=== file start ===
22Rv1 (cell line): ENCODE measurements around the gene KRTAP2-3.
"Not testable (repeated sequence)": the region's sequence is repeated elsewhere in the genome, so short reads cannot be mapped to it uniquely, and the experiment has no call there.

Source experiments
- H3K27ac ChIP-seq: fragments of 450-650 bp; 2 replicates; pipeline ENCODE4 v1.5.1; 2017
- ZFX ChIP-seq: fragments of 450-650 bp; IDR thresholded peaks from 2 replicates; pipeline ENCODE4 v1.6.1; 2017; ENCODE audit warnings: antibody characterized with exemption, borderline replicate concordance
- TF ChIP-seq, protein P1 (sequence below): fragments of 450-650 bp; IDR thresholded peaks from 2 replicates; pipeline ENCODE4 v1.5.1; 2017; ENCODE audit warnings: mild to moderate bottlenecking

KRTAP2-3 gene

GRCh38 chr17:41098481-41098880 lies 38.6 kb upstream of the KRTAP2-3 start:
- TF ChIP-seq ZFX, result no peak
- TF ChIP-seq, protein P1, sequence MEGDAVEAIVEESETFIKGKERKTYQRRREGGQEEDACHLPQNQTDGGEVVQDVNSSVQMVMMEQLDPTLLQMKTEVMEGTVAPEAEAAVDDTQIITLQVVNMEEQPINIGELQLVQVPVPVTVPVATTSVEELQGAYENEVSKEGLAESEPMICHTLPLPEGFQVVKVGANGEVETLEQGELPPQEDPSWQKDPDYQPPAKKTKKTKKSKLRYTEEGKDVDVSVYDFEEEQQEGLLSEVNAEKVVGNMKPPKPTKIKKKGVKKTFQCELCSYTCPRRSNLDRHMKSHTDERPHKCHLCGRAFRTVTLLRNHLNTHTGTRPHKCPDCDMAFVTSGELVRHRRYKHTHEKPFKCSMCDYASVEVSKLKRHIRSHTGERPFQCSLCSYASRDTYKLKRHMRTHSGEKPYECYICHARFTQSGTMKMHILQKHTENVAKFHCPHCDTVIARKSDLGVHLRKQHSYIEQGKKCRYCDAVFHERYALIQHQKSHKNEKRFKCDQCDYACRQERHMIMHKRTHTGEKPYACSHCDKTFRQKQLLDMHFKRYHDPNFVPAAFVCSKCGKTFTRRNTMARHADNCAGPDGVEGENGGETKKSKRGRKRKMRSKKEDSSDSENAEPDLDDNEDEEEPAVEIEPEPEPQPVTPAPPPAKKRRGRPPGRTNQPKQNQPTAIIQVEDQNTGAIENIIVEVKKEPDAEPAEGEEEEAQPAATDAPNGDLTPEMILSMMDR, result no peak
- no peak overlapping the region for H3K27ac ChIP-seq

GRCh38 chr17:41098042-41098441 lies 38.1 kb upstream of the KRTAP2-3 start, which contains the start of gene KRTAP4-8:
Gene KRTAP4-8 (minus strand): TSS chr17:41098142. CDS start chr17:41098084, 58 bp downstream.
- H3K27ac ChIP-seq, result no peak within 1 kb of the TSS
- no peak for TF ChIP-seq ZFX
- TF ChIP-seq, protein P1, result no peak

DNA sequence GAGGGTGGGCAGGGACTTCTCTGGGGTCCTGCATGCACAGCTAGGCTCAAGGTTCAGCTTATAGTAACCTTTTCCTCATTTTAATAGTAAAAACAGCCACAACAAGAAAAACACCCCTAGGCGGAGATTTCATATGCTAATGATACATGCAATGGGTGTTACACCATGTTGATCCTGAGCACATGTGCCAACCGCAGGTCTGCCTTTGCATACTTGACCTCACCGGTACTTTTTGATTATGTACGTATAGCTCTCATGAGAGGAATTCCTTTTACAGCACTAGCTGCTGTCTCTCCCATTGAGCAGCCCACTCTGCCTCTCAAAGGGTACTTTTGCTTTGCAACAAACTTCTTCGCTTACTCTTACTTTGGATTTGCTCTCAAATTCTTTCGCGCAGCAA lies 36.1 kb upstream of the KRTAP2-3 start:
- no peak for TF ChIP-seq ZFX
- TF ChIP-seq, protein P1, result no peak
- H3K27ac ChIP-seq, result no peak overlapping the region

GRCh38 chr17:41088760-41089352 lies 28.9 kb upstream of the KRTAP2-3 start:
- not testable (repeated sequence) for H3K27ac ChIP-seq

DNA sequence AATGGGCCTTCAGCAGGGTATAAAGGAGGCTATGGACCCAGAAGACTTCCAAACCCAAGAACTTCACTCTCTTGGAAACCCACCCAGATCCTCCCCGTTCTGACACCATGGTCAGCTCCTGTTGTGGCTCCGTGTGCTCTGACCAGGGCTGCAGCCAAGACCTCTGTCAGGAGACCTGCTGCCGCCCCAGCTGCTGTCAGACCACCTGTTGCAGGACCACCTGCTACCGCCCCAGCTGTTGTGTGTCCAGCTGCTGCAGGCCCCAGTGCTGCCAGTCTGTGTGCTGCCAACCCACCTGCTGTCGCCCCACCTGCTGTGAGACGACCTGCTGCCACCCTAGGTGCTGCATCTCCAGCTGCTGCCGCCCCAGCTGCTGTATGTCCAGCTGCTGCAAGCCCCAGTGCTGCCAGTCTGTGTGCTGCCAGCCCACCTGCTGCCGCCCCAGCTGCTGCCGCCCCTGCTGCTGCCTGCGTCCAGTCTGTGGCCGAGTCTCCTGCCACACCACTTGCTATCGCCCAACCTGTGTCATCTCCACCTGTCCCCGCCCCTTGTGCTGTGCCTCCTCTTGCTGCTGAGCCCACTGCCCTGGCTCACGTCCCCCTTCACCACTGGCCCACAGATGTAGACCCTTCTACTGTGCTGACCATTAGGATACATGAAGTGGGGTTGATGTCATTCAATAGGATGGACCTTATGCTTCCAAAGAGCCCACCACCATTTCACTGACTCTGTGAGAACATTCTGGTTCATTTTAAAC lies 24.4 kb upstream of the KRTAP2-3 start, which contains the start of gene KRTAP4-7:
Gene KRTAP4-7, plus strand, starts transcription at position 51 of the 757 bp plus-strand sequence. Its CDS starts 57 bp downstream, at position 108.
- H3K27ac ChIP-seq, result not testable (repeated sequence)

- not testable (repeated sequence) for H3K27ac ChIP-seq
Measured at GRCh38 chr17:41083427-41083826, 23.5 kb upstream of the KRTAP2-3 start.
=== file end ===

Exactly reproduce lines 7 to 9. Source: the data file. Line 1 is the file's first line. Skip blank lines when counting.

KRTAP2-3 gene

GRCh38 chr17:41098481-41098880 lies 38.6 kb upstream of the KRTAP2-3 start:
- TF ChIP-seq ZFX, result no peak